Myths like these often convey the wrong kind of reputation to potential teaching abroad candidates. A great way to determine whether or not a program is the right fit for you is by doing your research. Don’t know where to start? Stop by the Study Abroad Office to talk with others about teaching and moving abroad.

8 Questions to Ask Yourself Before Teaching Abroad

By: Samantha Ng, College of Computing and Digital Media Admissions Officer and Former Career Center Grad Intern

Postgraduate planning involves a myriad of difficult decisions that will lead you down new and exciting paths; paths that may even take you abroad. One great opportunity to consider post-grad is teaching English abroad. When it comes to relocating to a different country, however, there are certain questions you should ask yourself to determine if you’re ready for this type of career path. Before you embark on this journey, here are a few questions you should ask yourself.

Am I up for the challenge?

You should first dig deep and ask yourself this: is teaching really your interest and passion, or is this really more about traveling and immersion, coupled with time to think more about what to do later? Also, keep in mind that moving to a new country comes with many challenges. Depending on the teaching program, you may receive minimal support when it comes to housing arrangements, adjusting to local culture, overcoming language barriers, etc. However, there are also many programs out there that will pick you up from the airport, provide an orientation for new teachers, set up housing, etc. The level of support desired or independence required is important to consider when applying for different jobs.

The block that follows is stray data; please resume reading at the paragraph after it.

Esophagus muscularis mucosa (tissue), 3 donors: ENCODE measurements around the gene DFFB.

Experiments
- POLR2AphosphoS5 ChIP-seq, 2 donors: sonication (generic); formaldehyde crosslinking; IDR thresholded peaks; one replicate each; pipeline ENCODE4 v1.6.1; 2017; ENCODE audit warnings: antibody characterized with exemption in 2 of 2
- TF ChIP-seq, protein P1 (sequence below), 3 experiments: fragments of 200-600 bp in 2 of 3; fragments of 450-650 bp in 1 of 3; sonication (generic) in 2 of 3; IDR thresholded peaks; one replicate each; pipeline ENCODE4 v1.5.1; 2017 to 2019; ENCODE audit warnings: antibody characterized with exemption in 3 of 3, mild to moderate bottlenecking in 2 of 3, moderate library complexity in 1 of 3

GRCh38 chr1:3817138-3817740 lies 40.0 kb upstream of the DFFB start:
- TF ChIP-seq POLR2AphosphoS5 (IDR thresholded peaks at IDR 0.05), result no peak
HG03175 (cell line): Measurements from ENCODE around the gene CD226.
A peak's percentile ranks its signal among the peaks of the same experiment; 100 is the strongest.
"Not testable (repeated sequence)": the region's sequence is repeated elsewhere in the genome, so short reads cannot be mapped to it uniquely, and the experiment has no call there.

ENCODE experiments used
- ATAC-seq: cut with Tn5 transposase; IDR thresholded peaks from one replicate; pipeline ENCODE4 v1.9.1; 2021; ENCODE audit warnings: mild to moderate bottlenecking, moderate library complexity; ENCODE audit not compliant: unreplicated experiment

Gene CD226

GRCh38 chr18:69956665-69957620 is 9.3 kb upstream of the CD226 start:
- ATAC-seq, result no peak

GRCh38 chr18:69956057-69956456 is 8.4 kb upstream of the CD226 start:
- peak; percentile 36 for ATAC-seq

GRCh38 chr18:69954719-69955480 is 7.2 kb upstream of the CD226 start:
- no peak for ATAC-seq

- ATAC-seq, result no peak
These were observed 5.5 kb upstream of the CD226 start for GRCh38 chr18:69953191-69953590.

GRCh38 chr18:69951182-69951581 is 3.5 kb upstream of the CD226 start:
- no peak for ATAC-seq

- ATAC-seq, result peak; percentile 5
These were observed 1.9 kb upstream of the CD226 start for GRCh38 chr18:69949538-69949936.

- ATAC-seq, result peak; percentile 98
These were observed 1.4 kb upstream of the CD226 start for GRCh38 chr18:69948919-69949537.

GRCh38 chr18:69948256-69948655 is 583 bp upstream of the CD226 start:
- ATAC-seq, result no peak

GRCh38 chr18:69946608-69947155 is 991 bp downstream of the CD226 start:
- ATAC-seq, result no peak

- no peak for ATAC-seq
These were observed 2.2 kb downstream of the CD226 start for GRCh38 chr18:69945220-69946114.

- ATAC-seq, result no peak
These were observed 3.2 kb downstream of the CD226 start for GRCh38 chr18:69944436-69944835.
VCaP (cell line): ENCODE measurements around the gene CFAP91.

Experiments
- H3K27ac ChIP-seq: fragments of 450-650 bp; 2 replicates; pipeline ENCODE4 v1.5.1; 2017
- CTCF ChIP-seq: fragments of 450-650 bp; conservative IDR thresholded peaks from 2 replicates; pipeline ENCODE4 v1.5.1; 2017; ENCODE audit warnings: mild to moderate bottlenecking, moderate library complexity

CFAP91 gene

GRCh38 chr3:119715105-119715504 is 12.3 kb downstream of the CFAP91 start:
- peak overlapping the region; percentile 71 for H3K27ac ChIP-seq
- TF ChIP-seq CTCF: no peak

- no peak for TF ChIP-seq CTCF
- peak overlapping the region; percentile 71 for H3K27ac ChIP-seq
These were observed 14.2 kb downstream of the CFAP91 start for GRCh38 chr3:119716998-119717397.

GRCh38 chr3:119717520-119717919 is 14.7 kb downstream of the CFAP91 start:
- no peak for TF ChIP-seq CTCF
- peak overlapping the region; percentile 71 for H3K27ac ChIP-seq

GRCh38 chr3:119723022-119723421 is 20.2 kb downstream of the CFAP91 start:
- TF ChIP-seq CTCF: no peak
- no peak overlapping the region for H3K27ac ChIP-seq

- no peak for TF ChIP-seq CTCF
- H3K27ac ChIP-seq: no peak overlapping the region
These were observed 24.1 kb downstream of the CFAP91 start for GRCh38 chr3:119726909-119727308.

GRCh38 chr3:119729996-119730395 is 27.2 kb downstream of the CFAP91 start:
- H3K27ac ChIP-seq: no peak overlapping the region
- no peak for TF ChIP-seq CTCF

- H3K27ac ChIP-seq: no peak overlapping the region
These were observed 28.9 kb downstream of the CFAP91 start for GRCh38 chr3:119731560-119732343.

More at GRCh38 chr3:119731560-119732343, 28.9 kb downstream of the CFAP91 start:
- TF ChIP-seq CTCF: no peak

Am I willing to pay for a program?

There are generally two routes you can take: find a program that places you in a school, which sometimes requires a fee; or, find a teaching job on your own that provides compensation. Oftentimes, the programs that require a fee are non-profit organizations and sometimes include some sort of teaching certification. However, there are many teaching abroad programs that do not require fees or search sites that can help people find jobs abroad.

Can I afford to teach abroad?

There will most likely be some upfront costs when it comes to teaching abroad. This may include the flights, passports and visa(s) (if applicable), accommodations, health insurance, or a teaching certificate. When considering teaching abroad, do not forget to consider the initial costs you may have to pay.

Do I want to save money or am I willing to break even?

For programs that provide compensation, teachers will either earn savings or break even. In many countries, teachers will receive large compensations, and even housing and airfare. In Asian countries like Thailand, China, and Korea, where the cost of living is cheaper, teachers can earn some savings. However, some European countries like Paris, Spain and Turkey where the cost of living is much higher, teachers are more likely to break even in those locations.

Will I take a certification course?

Many schools and institutions look for their teachers to be qualified in TEFL/TESOL/CELTA. There are online and in-person options for these certifications. These courses will provide you with a better understanding and set of skills in teaching English as a foreign language. The certification can range from $1,000 USD (online) to $3,000 USD (in-person). While there are many programs/schools that do not require a certification, it can help position you as a more competitive candidate, especially if you do not have an education background.

How long do I want to live abroad?

Every teaching program has different placement commitments. Some programs require at least a one academic year contract, while others have weekly or monthly options. Consider different factors (i.e. family, finances, holidays, etc.) in deciding how long you want to live in a foreign country.

Where will I live if I go abroad?